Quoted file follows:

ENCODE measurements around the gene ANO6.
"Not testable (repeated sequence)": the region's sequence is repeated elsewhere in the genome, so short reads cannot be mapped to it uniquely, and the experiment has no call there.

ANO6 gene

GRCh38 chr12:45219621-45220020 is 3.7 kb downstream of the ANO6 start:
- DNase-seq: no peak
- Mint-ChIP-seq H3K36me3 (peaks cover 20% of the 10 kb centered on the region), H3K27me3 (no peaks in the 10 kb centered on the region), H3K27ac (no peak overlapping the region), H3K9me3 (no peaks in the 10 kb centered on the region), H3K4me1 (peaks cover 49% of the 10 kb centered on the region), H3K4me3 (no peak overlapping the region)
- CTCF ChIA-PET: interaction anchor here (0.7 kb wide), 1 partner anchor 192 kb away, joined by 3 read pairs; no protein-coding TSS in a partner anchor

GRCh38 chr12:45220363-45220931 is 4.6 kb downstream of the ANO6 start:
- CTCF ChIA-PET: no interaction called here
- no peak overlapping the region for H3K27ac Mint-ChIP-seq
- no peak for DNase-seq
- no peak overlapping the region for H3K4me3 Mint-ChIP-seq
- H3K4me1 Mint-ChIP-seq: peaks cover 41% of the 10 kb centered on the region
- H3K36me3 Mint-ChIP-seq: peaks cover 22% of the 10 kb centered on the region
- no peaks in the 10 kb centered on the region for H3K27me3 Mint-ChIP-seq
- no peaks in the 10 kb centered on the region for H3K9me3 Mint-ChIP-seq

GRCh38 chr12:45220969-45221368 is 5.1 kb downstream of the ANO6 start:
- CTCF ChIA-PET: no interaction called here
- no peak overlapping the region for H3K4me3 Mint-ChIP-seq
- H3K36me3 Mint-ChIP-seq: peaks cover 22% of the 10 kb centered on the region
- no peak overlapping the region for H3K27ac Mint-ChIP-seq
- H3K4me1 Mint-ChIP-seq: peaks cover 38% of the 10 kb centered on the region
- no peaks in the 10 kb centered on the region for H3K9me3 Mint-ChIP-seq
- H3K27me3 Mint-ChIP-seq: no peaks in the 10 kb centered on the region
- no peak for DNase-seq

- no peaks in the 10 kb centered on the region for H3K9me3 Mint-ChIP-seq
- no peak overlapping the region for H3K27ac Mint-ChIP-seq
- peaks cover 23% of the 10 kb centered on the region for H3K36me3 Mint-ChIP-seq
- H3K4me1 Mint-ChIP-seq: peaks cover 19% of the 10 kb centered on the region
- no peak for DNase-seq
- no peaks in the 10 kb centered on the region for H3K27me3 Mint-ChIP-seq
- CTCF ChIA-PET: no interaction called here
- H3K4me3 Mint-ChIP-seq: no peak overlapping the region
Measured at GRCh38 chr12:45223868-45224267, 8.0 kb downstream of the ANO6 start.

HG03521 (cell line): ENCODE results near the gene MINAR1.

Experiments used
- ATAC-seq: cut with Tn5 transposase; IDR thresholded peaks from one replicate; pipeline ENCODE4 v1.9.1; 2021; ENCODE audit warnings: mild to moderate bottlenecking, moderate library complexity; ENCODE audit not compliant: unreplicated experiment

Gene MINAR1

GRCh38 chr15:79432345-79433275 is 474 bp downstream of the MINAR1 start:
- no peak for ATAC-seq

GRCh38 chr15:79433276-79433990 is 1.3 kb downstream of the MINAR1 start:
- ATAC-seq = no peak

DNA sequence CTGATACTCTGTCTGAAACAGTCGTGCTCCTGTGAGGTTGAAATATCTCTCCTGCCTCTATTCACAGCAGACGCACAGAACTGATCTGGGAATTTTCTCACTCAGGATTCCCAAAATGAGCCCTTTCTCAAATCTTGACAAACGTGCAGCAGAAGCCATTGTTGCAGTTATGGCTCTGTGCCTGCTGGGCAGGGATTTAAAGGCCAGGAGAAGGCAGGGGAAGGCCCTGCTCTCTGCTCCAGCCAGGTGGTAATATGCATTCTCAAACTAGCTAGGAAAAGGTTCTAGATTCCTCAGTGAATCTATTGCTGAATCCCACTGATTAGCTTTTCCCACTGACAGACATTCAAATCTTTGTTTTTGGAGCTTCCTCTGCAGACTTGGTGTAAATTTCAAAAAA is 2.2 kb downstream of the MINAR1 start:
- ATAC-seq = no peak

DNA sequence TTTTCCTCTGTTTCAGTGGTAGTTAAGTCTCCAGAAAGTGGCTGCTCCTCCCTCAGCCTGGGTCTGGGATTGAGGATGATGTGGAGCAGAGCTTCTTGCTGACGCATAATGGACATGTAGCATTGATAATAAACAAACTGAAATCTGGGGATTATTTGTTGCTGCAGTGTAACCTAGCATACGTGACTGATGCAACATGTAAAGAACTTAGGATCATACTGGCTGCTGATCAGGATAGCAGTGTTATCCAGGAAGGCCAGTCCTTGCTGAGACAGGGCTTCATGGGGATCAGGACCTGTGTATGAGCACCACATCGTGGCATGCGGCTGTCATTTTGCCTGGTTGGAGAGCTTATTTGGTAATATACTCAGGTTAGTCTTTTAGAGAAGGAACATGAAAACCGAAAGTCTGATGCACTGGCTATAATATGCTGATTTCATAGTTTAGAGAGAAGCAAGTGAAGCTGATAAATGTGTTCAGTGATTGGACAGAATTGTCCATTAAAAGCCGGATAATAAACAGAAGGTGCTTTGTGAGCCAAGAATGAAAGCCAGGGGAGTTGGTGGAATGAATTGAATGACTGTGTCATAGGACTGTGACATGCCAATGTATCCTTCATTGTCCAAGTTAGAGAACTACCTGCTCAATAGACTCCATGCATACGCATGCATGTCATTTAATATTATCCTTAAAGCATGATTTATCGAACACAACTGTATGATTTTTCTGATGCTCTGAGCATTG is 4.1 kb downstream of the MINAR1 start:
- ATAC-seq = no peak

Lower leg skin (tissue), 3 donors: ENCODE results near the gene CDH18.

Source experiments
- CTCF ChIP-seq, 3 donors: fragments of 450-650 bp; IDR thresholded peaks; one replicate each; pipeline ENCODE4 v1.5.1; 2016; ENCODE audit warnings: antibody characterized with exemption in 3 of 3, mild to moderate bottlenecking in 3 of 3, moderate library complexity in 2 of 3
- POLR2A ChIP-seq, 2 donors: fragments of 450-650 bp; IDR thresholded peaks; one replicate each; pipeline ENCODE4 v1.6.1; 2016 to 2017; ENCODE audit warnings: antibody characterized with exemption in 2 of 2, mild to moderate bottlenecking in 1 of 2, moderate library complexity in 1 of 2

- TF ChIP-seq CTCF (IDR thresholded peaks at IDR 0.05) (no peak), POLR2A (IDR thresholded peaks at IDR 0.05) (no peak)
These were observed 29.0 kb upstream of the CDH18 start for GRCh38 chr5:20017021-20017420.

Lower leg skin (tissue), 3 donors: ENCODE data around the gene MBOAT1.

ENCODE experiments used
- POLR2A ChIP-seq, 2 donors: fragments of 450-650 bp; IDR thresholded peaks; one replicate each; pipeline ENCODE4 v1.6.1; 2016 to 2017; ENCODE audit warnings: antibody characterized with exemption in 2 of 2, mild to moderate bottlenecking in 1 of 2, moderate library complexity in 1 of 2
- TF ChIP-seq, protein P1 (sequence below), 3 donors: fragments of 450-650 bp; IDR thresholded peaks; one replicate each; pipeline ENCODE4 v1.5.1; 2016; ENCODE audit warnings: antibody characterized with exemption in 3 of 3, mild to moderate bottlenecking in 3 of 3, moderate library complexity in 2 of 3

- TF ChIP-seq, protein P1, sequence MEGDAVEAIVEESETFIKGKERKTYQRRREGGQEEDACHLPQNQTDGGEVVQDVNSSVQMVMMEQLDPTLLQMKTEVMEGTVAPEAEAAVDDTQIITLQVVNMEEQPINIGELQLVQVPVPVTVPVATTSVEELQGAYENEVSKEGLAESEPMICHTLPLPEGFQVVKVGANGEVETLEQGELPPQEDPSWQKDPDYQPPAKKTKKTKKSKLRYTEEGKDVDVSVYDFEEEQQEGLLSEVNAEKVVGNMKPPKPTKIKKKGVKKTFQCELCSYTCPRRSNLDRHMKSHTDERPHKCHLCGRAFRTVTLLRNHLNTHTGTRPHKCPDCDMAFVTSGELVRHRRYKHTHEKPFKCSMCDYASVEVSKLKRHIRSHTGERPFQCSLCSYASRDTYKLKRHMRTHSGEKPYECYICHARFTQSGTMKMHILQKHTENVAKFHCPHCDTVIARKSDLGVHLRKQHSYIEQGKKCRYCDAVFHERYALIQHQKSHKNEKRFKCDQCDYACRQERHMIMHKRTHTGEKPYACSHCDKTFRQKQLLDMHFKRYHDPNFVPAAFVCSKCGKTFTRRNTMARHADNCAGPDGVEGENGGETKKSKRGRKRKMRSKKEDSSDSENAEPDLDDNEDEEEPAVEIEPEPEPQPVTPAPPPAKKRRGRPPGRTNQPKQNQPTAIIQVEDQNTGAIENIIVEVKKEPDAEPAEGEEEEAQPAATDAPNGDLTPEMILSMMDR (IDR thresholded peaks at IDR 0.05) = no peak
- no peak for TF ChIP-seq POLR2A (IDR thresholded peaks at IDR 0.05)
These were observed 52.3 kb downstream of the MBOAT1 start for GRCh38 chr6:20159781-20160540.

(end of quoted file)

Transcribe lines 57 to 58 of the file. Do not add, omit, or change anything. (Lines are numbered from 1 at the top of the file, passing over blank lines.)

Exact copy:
- TF ChIP-seq, protein P1, sequence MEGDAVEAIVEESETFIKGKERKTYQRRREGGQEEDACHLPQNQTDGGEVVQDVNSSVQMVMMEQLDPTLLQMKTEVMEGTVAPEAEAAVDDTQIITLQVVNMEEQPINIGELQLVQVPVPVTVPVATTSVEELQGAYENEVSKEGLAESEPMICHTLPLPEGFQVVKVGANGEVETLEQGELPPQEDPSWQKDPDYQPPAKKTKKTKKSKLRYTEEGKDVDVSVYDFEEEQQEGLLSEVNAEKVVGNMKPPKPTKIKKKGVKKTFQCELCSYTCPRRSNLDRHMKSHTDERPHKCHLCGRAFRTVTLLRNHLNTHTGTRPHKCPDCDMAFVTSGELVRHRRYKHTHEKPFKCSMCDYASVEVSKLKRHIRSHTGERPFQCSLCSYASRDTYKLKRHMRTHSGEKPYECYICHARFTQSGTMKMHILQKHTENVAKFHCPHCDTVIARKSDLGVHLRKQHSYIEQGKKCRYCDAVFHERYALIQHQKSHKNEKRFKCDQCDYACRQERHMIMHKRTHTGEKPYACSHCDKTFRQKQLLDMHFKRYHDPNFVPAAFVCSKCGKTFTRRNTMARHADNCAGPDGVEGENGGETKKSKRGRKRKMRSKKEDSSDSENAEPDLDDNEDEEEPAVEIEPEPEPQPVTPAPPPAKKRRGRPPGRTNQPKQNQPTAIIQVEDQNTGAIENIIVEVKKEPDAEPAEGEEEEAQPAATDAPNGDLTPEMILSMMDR (IDR thresholded peaks at IDR 0.05) = no peak
- no peak for TF ChIP-seq POLR2A (IDR thresholded peaks at IDR 0.05)